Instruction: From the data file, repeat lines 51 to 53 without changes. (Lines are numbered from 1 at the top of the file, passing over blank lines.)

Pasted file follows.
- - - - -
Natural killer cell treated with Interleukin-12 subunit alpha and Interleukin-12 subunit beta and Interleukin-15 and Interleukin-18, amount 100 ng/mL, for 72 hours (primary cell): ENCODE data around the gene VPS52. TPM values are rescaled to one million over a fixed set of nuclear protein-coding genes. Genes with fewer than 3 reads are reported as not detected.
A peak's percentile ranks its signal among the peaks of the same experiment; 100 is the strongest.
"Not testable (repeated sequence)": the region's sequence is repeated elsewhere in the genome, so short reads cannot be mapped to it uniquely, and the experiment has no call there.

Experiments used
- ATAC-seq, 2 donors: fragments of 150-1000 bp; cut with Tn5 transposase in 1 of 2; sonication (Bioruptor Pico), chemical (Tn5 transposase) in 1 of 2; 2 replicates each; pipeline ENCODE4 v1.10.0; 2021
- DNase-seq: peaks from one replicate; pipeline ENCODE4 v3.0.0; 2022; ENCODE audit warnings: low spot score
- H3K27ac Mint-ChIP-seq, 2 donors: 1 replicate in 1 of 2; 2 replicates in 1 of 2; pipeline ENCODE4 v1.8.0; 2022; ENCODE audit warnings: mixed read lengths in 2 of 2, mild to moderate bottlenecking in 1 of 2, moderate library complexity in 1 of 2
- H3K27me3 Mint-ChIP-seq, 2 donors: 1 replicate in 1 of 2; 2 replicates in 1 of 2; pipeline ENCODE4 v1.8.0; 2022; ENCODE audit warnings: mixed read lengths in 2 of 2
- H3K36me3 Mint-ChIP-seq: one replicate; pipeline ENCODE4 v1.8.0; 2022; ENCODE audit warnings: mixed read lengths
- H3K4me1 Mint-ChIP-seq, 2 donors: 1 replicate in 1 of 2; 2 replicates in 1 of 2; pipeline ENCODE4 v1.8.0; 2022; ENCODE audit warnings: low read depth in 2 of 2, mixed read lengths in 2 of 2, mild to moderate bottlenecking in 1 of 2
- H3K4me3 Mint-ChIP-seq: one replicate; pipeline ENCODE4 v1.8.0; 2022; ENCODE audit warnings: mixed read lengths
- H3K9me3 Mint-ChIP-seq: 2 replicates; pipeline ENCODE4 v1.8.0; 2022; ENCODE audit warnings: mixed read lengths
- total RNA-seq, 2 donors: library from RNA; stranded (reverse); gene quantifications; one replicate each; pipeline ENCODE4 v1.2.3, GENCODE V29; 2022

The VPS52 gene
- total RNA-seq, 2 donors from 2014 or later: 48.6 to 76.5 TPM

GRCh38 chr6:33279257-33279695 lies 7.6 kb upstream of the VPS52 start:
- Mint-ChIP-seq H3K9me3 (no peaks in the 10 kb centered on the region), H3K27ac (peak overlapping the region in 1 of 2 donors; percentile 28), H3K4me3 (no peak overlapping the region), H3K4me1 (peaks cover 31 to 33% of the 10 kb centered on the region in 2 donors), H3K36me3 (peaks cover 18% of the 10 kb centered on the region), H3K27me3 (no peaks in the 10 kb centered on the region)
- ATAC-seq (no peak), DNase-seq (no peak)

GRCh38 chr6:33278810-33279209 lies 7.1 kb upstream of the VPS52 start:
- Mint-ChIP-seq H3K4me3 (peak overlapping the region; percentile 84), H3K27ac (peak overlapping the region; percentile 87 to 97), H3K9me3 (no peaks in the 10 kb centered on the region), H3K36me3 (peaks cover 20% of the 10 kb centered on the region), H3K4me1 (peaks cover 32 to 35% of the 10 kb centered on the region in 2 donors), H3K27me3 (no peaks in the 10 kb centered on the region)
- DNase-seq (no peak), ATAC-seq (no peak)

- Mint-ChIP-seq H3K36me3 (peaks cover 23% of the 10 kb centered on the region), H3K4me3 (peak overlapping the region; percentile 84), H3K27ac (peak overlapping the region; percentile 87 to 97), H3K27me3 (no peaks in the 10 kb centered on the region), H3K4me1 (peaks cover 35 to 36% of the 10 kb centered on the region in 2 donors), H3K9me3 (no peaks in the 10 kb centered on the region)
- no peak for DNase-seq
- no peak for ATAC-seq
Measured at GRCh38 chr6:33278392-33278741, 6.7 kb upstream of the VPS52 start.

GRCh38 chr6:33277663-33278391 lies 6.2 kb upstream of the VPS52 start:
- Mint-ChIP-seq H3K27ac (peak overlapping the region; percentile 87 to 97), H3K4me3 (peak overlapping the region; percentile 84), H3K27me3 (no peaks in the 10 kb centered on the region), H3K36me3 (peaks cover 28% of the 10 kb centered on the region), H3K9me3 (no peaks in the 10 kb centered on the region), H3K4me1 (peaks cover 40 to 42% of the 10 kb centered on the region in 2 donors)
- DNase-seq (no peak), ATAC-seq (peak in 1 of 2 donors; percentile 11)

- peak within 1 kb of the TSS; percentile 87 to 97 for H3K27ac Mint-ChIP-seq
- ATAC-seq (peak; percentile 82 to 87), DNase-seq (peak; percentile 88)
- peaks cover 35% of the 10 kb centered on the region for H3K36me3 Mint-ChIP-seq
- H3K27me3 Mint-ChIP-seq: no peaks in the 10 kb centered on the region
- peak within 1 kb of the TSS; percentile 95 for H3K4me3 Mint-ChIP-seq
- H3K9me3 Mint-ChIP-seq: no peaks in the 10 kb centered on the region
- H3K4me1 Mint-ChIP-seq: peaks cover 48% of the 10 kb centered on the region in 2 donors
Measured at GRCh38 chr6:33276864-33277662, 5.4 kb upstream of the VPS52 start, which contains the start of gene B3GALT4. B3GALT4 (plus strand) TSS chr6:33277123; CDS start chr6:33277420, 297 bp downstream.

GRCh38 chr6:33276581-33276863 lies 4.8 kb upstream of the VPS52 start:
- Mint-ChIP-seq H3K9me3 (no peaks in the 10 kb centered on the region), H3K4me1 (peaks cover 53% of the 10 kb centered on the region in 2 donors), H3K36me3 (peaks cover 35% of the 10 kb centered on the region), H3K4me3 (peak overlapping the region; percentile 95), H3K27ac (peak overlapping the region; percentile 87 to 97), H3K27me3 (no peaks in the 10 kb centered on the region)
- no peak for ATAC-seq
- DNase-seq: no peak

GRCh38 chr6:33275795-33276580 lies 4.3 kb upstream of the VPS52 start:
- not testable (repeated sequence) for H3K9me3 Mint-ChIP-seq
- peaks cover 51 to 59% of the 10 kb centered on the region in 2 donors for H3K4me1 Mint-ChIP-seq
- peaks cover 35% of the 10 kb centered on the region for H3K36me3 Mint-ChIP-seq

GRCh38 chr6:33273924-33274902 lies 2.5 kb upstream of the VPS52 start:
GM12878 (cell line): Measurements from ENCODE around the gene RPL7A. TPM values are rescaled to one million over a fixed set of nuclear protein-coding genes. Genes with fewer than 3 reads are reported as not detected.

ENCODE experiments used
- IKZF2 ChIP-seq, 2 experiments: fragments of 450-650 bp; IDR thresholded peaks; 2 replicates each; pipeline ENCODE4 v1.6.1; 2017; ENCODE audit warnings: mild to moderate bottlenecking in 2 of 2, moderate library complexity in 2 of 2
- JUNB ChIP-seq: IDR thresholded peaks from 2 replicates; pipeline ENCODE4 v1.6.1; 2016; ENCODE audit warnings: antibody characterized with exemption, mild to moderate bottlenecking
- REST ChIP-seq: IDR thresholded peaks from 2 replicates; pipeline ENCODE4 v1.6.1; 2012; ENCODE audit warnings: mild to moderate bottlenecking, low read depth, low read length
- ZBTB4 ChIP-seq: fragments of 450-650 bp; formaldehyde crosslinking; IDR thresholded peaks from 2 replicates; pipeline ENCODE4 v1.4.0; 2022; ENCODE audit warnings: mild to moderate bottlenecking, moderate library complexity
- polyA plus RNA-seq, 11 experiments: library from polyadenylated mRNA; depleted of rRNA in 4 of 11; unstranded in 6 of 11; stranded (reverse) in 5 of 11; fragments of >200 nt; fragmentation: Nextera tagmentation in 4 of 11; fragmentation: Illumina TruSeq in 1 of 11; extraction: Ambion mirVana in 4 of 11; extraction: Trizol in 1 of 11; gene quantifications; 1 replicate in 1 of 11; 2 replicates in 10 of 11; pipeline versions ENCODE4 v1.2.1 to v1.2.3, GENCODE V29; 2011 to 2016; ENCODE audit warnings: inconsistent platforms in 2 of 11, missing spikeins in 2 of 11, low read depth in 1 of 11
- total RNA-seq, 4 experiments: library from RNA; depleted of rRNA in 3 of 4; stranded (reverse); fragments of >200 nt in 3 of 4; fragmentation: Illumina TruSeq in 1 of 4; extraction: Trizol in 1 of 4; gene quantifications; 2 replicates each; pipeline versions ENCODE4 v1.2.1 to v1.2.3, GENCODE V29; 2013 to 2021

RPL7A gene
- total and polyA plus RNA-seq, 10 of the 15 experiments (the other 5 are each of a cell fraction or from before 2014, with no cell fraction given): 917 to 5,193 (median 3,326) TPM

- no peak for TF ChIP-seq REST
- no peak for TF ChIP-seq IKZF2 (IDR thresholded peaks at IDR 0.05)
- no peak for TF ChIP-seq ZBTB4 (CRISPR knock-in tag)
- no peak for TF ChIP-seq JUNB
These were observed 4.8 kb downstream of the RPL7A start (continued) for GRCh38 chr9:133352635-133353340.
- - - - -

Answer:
- ZBTB4 ChIP-seq: fragments of 450-650 bp; formaldehyde crosslinking; IDR thresholded peaks from 2 replicates; pipeline ENCODE4 v1.4.0; 2022; ENCODE audit warnings: mild to moderate bottlenecking, moderate library complexity
- polyA plus RNA-seq, 11 experiments: library from polyadenylated mRNA; depleted of rRNA in 4 of 11; unstranded in 6 of 11; stranded (reverse) in 5 of 11; fragments of >200 nt; fragmentation: Nextera tagmentation in 4 of 11; fragmentation: Illumina TruSeq in 1 of 11; extraction: Ambion mirVana in 4 of 11; extraction: Trizol in 1 of 11; gene quantifications; 1 replicate in 1 of 11; 2 replicates in 10 of 11; pipeline versions ENCODE4 v1.2.1 to v1.2.3, GENCODE V29; 2011 to 2016; ENCODE audit warnings: inconsistent platforms in 2 of 11, missing spikeins in 2 of 11, low read depth in 1 of 11
- total RNA-seq, 4 experiments: library from RNA; depleted of rRNA in 3 of 4; stranded (reverse); fragments of >200 nt in 3 of 4; fragmentation: Illumina TruSeq in 1 of 4; extraction: Trizol in 1 of 4; gene quantifications; 2 replicates each; pipeline versions ENCODE4 v1.2.1 to v1.2.3, GENCODE V29; 2013 to 2021